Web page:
On Wednesday, October 10, the Supreme Court will hear arguments on the constitutionality of UT Austin’s undergraduate affirmative-action admissions program. The vast majority of students are admitted under the state’s Top Ten Percent Plan, which requires UT Austin to admit all Texas residents who rank in the top ten percent of their high-school graduating classes. The University also admits a small percentage of its students through a separate process that involves careful, holistic review of all aspects of an applicant’s qualifications, including such things as leadership experience, special talents, work experience, community service, languages spoken at home, family responsibilities, extracurricular activities, and race. It is this modest consideration of race as part of a holistic review that is before the Supreme Court.
Less than ten years ago, in its review of the University of Michigan Law School’s admissions plan, the Supreme Court outlined the many benefits of diversity in higher education. The Court recognized that racially diverse educational environments reduce stereotypes by exposing students to diverse individuals. That diversity helps students encounter a wide range of ideas and experiences, which improve the quality of the education that they receive and help prepare them to be leaders in an increasingly diverse society.Historically, affirmative-action policies have promoted not only racial but also gender diversity, helping eliminate barriers to women’s entrance into historically male-dominated fields such as engineering and computer science. And many educational institutions, and many state universities in particular, have come to value the benefits of diversity as being critical to the educational mission of cultivating civic, government and business leaders. Read more »
Today, the Supreme Court heard the first arguments of the 2012-13 Term. A number of cases that the Court will review this Term could have a significant impact on women’s legal rights.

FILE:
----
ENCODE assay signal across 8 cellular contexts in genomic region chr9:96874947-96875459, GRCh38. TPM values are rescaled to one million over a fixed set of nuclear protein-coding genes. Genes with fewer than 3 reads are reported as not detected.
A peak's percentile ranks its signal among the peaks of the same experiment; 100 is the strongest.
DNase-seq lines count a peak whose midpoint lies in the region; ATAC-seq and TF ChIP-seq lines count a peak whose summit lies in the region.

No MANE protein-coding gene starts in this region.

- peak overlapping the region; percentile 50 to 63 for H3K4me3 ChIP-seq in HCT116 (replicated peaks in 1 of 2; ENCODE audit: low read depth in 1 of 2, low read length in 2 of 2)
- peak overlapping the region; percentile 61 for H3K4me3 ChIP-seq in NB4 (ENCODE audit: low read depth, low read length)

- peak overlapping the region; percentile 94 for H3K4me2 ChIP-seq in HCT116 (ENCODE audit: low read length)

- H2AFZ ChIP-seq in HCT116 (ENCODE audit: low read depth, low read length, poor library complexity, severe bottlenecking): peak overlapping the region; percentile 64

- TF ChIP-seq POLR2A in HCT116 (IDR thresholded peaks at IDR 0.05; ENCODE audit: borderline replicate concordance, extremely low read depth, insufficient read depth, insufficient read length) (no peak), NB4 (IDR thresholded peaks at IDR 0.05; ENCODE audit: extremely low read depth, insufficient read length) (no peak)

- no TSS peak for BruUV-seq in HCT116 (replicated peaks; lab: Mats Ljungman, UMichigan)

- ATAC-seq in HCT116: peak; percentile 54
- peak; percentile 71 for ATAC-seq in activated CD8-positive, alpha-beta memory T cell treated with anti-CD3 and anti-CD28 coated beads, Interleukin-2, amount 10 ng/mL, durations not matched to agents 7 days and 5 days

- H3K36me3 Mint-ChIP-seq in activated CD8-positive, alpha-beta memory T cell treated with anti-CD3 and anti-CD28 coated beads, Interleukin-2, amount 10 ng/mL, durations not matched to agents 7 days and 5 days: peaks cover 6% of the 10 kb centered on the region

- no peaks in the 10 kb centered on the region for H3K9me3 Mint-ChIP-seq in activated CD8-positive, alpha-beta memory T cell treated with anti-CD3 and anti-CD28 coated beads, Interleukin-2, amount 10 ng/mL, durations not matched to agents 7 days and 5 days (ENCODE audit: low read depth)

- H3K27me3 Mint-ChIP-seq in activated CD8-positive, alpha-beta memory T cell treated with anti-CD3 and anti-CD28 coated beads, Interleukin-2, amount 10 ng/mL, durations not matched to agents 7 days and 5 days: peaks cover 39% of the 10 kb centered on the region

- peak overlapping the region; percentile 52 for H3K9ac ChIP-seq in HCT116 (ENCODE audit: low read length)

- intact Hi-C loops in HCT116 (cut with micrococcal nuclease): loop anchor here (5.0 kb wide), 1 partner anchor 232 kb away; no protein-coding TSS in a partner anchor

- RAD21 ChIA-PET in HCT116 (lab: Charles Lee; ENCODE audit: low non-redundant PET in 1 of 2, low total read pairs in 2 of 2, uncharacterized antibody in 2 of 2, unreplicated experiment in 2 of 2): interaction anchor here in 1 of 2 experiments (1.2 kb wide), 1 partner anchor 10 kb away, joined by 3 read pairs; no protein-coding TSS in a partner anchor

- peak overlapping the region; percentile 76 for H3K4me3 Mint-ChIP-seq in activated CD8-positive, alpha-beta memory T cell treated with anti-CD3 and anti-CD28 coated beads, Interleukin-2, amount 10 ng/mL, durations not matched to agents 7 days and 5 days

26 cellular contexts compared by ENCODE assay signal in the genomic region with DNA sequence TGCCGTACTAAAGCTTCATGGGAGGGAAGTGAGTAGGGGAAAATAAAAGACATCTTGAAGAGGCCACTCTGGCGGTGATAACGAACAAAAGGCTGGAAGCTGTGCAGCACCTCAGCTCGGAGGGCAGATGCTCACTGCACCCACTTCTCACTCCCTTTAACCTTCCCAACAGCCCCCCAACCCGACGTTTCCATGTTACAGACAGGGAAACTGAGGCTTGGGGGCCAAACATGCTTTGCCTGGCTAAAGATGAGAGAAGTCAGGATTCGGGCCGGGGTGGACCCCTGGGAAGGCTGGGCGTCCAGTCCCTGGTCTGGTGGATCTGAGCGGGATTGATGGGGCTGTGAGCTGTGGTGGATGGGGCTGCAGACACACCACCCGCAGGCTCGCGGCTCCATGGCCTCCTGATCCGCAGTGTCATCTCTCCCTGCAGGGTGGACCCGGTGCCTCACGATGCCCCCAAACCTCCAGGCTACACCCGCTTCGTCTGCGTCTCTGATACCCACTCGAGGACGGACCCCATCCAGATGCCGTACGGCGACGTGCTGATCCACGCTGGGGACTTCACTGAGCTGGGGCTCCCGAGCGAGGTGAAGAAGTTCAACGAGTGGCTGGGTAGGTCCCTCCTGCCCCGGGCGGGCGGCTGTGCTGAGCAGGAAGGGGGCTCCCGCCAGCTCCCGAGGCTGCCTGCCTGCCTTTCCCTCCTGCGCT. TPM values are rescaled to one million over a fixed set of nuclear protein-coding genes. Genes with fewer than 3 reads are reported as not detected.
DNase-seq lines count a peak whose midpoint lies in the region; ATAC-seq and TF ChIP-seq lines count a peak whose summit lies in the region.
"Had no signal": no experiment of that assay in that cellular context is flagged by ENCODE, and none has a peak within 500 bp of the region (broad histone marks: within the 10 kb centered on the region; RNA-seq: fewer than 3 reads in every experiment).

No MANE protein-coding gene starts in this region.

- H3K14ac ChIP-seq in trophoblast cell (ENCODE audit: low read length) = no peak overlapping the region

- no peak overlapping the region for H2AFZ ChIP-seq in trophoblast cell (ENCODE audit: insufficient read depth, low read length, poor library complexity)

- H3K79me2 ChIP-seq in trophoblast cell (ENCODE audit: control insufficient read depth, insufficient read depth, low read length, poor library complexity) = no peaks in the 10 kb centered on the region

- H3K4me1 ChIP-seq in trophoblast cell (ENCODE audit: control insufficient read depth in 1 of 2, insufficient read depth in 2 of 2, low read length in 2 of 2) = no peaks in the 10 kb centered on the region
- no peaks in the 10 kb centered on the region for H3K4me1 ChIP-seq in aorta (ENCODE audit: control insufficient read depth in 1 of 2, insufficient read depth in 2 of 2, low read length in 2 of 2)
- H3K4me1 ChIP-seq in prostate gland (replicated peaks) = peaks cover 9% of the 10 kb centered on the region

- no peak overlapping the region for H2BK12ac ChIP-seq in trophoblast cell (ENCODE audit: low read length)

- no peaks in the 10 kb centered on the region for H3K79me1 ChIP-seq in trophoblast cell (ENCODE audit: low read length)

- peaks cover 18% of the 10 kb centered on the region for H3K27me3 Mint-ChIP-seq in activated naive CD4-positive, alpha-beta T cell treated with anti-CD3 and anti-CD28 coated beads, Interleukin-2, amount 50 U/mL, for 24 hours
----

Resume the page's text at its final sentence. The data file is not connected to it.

This Term, the Court’s review of affirmative action policies in state university admissions presents a troubling opportunity to turn back the clock, particularly given that Justice O’Connor, a key vote in the Court’s 2003 decision upholding affirmative action in admissions (and its author), has since left the Court. In Fisher v. University of Texas at Austin, the Fifth Circuit ruled that the University of Texas’s undergraduate admissions policy, which uses race as one of multiple factors in making admissions decisions, was constitutional under the Supreme Court’s aforementioned 2003 decision in Grutter v. Bollinger. Affirmative action policies intended to promote not only racial but also gender diversity are particularly necessary in vocational and higher education—for example, by eliminating barriers to women’s entrance into historically male-dominated fields, such as engineering and computer science. The Center submitted an amicus brief in support of the University of Texas, explaining that an educational experience in a diverse community of learners can dispel both race and gender stereotypes, which are often intertwined, and that this diversity is essential to preparing students to succeed as leaders in communities and businesses. Fisher will be argued next Wednesday. Read more »